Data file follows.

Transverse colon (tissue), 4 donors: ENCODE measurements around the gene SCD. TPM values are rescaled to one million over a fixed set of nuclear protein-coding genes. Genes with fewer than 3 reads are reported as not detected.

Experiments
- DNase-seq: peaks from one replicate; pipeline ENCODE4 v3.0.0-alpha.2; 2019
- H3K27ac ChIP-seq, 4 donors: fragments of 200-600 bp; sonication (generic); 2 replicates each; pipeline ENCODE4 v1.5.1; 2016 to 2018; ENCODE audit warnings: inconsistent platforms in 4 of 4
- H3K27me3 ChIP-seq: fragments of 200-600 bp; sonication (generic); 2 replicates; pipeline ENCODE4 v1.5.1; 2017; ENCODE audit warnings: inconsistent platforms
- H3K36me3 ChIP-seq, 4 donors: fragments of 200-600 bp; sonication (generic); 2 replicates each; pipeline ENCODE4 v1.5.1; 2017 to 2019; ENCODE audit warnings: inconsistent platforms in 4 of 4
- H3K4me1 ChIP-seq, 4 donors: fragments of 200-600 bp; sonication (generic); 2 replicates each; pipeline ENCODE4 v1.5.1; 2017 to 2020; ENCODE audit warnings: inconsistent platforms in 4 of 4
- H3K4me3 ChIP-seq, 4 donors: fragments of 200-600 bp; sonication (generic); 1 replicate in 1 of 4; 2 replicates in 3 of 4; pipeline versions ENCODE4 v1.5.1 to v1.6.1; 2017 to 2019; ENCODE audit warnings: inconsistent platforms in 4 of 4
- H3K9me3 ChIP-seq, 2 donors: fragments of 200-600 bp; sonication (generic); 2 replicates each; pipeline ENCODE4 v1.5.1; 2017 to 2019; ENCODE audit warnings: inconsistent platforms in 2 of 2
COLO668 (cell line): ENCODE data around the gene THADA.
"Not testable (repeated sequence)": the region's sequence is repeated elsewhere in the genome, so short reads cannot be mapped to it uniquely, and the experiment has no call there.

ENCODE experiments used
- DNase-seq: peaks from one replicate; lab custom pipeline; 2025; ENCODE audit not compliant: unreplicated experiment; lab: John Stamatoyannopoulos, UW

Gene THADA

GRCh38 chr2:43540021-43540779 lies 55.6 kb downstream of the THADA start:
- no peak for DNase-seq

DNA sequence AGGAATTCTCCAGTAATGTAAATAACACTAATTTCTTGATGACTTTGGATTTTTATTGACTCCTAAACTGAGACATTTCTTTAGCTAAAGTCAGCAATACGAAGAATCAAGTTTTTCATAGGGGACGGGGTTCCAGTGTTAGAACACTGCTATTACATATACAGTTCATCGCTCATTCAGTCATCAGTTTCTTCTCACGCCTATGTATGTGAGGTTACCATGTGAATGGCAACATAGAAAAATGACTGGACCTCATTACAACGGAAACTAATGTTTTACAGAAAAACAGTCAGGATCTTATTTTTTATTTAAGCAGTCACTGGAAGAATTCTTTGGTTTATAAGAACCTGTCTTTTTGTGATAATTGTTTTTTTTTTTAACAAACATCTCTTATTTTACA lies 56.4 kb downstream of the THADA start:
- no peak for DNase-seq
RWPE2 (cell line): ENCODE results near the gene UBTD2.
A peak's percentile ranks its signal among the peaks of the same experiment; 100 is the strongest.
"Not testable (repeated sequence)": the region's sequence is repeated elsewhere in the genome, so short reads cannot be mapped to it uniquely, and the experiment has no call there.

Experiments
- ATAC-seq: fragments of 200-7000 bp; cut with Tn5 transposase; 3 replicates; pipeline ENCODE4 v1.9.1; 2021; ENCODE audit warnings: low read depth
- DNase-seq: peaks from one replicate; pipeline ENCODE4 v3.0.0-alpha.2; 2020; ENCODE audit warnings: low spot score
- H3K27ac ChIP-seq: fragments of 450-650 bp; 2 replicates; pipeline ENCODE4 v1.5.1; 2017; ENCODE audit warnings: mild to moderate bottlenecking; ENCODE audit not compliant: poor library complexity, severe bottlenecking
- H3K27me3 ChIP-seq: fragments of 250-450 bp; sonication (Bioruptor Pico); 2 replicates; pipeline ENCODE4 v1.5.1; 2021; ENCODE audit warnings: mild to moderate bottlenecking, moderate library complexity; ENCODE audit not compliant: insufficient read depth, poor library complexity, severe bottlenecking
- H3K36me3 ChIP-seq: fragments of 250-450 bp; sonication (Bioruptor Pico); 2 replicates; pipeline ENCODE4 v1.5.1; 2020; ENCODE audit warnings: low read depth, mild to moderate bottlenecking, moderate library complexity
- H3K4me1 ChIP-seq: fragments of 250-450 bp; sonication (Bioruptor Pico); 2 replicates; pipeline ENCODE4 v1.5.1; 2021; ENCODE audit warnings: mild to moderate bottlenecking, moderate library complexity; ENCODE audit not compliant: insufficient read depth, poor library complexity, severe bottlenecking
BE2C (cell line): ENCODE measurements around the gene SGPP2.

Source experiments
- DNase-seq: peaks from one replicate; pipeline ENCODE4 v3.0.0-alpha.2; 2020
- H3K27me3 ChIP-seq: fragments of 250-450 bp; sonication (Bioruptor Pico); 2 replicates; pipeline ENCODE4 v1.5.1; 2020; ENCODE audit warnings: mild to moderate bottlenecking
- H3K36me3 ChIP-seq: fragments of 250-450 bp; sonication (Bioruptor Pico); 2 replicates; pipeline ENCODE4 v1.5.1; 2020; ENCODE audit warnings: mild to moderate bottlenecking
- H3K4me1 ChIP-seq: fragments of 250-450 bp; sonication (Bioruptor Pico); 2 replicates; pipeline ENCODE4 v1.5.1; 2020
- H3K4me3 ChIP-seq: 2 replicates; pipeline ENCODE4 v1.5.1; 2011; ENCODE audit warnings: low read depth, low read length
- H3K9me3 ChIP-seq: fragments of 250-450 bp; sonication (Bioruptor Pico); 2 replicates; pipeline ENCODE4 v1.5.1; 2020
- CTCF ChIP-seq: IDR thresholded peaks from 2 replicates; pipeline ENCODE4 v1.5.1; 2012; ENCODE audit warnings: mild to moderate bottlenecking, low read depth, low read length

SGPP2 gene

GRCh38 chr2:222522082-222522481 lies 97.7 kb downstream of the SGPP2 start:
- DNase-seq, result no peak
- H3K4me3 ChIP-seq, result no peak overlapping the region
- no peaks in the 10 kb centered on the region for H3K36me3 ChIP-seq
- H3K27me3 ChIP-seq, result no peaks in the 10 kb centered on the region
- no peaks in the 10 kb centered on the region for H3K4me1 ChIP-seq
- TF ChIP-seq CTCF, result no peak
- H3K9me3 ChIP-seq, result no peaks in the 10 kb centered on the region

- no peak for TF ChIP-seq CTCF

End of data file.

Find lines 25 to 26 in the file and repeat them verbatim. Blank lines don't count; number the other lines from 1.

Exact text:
- H3K27ac ChIP-seq: fragments of 450-650 bp; 2 replicates; pipeline ENCODE4 v1.5.1; 2017; ENCODE audit warnings: mild to moderate bottlenecking; ENCODE audit not compliant: poor library complexity, severe bottlenecking
- H3K27me3 ChIP-seq: fragments of 250-450 bp; sonication (Bioruptor Pico); 2 replicates; pipeline ENCODE4 v1.5.1; 2021; ENCODE audit warnings: mild to moderate bottlenecking, moderate library complexity; ENCODE audit not compliant: insufficient read depth, poor library complexity, severe bottlenecking